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# Mathematical Analysis of Dilute Limit for Bulk and Shear Moduli

One can perform the same analysis for the bulk modulus. First it is important to recall that for an isotropic linear elastic material, with bulk modulus K, the following equation holds:

where Tr indicates a trace (sum over the diagonal elements) of the stress or strain tensor. We use the same geometrical setup as in Figure 4, again with spherical polar coordinates. The displacement at r → ∞ is ε0 r, a pure compression. Because of the radial symmetry, the only non-zero displacement throughout the structure is u = u(r), the radial component of the displacement vector. There are no shear strains in this case either, and the principal strains are , , and . The radial displacement u can be expressed as:

where An and Bn are arbitrary constants in the nth shell. In order to satisfy the boundary condition at r → ∞, AN + 1 = ε0. In order to have a finite displacement at the center of the aggregate, B1 = 0. Using eq. (24) for the displacements, and the definitions of the various strains given above, the radial stress in the nth layer is then:

Between each layer, the displacement and the normal or radial stress must be continuous. When N layers are present, this gives 2N boundary conditions, plus the two boundary conditions at the origin and at infinity. These 2N + 2 boundary conditions are enough to determine the 2N + 2 unknown coefficients. After a little rearrangement, the boundary conditions between the nth and (n + 1)th layers can be written in matrix form as:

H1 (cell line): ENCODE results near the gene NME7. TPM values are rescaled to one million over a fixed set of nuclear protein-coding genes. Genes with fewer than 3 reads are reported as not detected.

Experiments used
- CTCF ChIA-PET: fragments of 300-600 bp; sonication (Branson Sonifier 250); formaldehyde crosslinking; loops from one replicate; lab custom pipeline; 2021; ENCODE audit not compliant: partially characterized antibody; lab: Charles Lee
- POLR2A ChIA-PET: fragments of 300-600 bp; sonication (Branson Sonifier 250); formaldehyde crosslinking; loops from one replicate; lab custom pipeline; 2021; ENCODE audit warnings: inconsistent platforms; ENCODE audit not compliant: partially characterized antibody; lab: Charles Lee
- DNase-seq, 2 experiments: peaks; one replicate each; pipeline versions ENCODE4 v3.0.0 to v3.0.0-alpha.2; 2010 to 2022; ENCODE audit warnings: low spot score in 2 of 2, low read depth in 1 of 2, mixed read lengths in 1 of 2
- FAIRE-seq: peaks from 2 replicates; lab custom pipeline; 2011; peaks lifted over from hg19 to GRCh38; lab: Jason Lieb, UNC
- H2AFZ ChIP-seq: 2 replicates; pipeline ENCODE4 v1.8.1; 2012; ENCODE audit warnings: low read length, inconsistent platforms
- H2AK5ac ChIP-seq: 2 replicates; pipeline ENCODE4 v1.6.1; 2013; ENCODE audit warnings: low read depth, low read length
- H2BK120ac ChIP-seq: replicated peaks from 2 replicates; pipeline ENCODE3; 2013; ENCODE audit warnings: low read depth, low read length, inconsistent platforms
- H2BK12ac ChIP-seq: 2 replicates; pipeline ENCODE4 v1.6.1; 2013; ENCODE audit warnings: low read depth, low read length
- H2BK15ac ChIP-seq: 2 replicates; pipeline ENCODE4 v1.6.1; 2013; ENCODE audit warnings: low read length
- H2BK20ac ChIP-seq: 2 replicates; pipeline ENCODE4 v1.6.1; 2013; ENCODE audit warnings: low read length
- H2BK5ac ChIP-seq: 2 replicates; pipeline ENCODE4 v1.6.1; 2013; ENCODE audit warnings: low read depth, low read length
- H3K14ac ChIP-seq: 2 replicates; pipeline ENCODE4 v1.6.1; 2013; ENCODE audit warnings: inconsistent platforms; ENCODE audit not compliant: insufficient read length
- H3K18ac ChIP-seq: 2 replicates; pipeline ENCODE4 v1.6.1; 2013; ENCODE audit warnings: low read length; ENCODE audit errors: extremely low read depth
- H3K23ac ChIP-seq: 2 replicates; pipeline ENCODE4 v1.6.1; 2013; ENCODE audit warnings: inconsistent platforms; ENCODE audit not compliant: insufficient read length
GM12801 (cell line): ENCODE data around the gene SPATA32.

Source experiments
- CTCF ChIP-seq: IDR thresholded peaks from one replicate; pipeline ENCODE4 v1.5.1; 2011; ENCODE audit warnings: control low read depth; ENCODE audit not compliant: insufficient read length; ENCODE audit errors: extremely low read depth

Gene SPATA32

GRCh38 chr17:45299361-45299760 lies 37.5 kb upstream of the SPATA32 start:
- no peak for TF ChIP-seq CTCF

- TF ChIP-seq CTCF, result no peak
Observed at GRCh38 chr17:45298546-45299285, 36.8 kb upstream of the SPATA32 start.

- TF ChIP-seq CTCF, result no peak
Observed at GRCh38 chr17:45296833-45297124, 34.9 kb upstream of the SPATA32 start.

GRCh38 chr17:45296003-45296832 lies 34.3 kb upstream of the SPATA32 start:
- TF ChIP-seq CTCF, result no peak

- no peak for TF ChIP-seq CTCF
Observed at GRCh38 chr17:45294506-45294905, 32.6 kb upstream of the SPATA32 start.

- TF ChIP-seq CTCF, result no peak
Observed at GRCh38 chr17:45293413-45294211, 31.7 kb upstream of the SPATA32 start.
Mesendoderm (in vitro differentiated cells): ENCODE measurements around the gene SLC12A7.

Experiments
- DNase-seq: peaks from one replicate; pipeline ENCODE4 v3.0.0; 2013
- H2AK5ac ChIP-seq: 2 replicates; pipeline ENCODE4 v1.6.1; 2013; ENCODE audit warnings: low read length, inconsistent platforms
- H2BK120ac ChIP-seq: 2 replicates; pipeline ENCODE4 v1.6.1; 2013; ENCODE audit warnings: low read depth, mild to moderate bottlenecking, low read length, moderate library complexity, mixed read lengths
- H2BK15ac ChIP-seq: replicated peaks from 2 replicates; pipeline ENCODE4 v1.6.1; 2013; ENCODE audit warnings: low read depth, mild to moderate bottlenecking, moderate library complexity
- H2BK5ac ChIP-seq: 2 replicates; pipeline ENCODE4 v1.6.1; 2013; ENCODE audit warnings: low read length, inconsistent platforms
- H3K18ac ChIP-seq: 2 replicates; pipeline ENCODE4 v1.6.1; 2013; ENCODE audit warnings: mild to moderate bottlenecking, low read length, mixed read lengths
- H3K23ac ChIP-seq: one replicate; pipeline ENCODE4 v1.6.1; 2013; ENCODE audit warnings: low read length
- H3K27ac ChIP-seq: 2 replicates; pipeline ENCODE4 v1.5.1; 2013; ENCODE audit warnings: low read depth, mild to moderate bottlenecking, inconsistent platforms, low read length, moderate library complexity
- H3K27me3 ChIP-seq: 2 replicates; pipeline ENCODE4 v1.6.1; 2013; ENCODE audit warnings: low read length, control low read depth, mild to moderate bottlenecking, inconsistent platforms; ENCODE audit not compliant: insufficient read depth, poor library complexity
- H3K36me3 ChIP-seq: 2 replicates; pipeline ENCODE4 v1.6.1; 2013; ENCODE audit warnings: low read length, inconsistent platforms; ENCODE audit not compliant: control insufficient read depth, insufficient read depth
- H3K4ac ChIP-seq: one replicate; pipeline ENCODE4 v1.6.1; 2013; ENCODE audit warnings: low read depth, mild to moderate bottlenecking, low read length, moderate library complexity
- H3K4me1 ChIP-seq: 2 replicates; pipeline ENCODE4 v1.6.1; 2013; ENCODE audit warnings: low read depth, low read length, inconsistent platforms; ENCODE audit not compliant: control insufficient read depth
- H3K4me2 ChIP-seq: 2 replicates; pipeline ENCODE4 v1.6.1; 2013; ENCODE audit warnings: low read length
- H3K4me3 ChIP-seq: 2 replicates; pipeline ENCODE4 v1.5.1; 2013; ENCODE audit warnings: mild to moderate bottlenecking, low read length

where Pn is a 2 x 2 matrix, given by:

Following the same steps as for the electrical case, we find that:

All the layer displacements can now be determined using the boundary conditions and the two known coefficients. To get the actual change in bulk modulus caused by the presence of the aggregates and the gradient of properties around it, we need to again write out the averages over the phases as was done for the electrical/diffusive case. Again, in general, we have:

Using equations (24)-(28) above, it can be shown that:

Putting eqs. (29)-(32) together gives the final result that:

The effective shear modulus can be determined in exactly the same way, by applying a uniform shear strain at infinity, except that there are now four unknown coefficients that determine the displacements in each layer, because we no longer have radial symmetry due to the applied shear strain. The matrix that connects the coefficients in one layer to those in the next is then a 4 x 4 matrix. The product of all these matrices produces a matrix that connects the coefficients in the outer layer to the coefficients in the inner layer. One coefficient in the outer layer and two in the inner layer are forced to zero, however, because of having a finite displacement at r = 0 and and a finite strain at r → ∞, and one coefficient in the outer layer is determined by the applied strain at r → ∞. Therefore the matrix equation is transformed to only being four equations in four unknowns, rather than being four equations in eight unknowns. Further details of the shear modulus determination can be found in Ref. [11]. We emphasize that the pattern of solution is the same as for the bulk modulus, but just requiring more algebra. The explicit solution of the shear modulus dilute limit, along with computer programs for the implementation of the equations, will be given in Ref. [15]. Reference [15] will also contain more details on all the dilute limit work described in this paper, as well as discusssion of many other exact results from composite theory. This manual will be available online in the near future. It will describe how to use several finite element and finite difference computer codes for determining electrical and elastic properties of random systems. The manual will also describe the operation of computer codes that implement the dilute limits described in this paper.

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